Researchers develop MRI technique to predict heart failure prognosis

Researchers from the Johns Hopkins University School of Medicine have developed a new magnetic resonance imaging technique that enables them to predict the prognosis for heart failure patients.

In a study published online in the Science Translational Medicine, the researchers, led by Robert Weiss, M.D., a cardiologist and professor of medicine at the Johns Hopkins, showed that energy metabolism within the heart, measured by MRI, is a significant predictor of clinical outcomes.

"It is difficult to predict which people with non-ischemic heart failure will do poorly and be at a higher risk of death," Weiss said in an announcement. "Having a more precise way to determine a patient's risk would enable us to identify high-risk people earlier and tailor their treatments more specifically. And with a new target--impaired energy metabolism--we can also open the door to developing and testing new therapies for heart failure."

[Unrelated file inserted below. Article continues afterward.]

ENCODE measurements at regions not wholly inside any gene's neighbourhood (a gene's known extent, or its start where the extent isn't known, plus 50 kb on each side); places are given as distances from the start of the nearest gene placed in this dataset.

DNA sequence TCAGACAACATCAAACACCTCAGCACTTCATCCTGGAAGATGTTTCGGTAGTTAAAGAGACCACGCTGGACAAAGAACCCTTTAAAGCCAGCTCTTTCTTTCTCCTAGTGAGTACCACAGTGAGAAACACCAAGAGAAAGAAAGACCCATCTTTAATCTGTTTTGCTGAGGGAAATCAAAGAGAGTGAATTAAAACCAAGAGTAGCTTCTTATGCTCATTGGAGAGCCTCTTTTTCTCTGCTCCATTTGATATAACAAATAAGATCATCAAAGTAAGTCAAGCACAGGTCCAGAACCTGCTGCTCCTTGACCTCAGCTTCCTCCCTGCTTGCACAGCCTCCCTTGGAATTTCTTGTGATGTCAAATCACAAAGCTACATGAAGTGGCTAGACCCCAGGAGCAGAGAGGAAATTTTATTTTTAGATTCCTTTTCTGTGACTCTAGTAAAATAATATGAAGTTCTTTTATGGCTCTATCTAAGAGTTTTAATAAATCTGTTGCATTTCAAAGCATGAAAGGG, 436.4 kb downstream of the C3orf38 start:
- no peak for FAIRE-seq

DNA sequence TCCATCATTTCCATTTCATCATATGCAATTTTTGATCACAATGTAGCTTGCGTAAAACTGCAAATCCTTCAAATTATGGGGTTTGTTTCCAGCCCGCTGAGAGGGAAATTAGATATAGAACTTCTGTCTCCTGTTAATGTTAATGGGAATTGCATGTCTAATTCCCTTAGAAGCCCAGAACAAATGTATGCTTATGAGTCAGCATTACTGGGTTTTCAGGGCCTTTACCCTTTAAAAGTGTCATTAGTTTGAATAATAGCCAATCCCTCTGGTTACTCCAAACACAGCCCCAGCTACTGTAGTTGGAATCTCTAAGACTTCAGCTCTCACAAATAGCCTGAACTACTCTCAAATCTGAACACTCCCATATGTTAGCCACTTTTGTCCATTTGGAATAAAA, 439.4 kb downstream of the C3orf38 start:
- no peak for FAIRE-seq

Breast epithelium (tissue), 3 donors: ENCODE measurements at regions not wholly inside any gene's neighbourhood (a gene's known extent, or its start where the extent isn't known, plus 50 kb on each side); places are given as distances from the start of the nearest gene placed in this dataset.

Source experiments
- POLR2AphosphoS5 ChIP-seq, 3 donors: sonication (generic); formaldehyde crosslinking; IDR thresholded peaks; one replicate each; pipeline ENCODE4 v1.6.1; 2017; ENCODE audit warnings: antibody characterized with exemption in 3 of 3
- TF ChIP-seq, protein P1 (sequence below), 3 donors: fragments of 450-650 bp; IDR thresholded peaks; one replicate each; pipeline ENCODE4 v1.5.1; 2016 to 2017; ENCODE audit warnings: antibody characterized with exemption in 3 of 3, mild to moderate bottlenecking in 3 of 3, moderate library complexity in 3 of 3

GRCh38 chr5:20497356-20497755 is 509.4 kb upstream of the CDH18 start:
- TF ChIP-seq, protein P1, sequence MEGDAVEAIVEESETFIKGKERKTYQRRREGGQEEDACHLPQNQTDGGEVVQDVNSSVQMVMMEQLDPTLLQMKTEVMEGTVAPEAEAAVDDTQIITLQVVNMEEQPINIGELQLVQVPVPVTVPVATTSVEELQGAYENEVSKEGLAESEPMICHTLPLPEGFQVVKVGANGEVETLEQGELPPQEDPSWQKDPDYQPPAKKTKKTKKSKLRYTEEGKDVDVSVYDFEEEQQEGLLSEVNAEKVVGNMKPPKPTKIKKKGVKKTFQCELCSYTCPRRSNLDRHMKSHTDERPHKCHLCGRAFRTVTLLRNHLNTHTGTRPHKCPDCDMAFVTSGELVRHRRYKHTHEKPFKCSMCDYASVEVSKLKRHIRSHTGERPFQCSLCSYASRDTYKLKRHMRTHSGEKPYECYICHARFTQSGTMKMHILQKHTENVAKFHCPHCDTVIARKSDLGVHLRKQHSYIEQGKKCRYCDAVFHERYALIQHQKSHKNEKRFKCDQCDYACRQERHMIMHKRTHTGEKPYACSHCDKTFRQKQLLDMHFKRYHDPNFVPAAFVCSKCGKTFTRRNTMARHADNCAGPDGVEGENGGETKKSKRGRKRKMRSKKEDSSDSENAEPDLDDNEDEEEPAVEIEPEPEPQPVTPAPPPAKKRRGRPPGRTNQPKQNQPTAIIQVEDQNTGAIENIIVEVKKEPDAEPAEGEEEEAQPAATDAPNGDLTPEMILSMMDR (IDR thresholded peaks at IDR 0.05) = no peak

For the study, the researchers measured energy metabolism in the hearts of 58 patients using MR spectroscopy. They examined how ATP (adenosine triphosphate)--the energy that powers heart muscle cells--interacts with the enzyme creatine kinase (CK), which maintains a constant energy supply in the beat heart.

"We found that the rate of energy metabolism in heart muscle was significantly lower in those heart failure patients whose conditions got worse and needed hospitalization, implantation of a ventricular assist device or a heart transplant, or had died from their weakened heart," co-lead study author Paul Bottomley, a professor and director of the Division of Magnetic Resonance Research at the Johns Hopkins, said. "We believe that the rate of ATP delivery to the cells by CK can be used along with established methods to better predict heart failure events and improve the timing of intensive interventions for patients."   

The researchers said this method of measuring heart metabolism could be used along with other determinants of risk to provide a more accurate prognosis in heart failure patients, which can help doctors plan a better course of treatment for those patients.

To learn more:
- here's the study's abstract
- read the announcement

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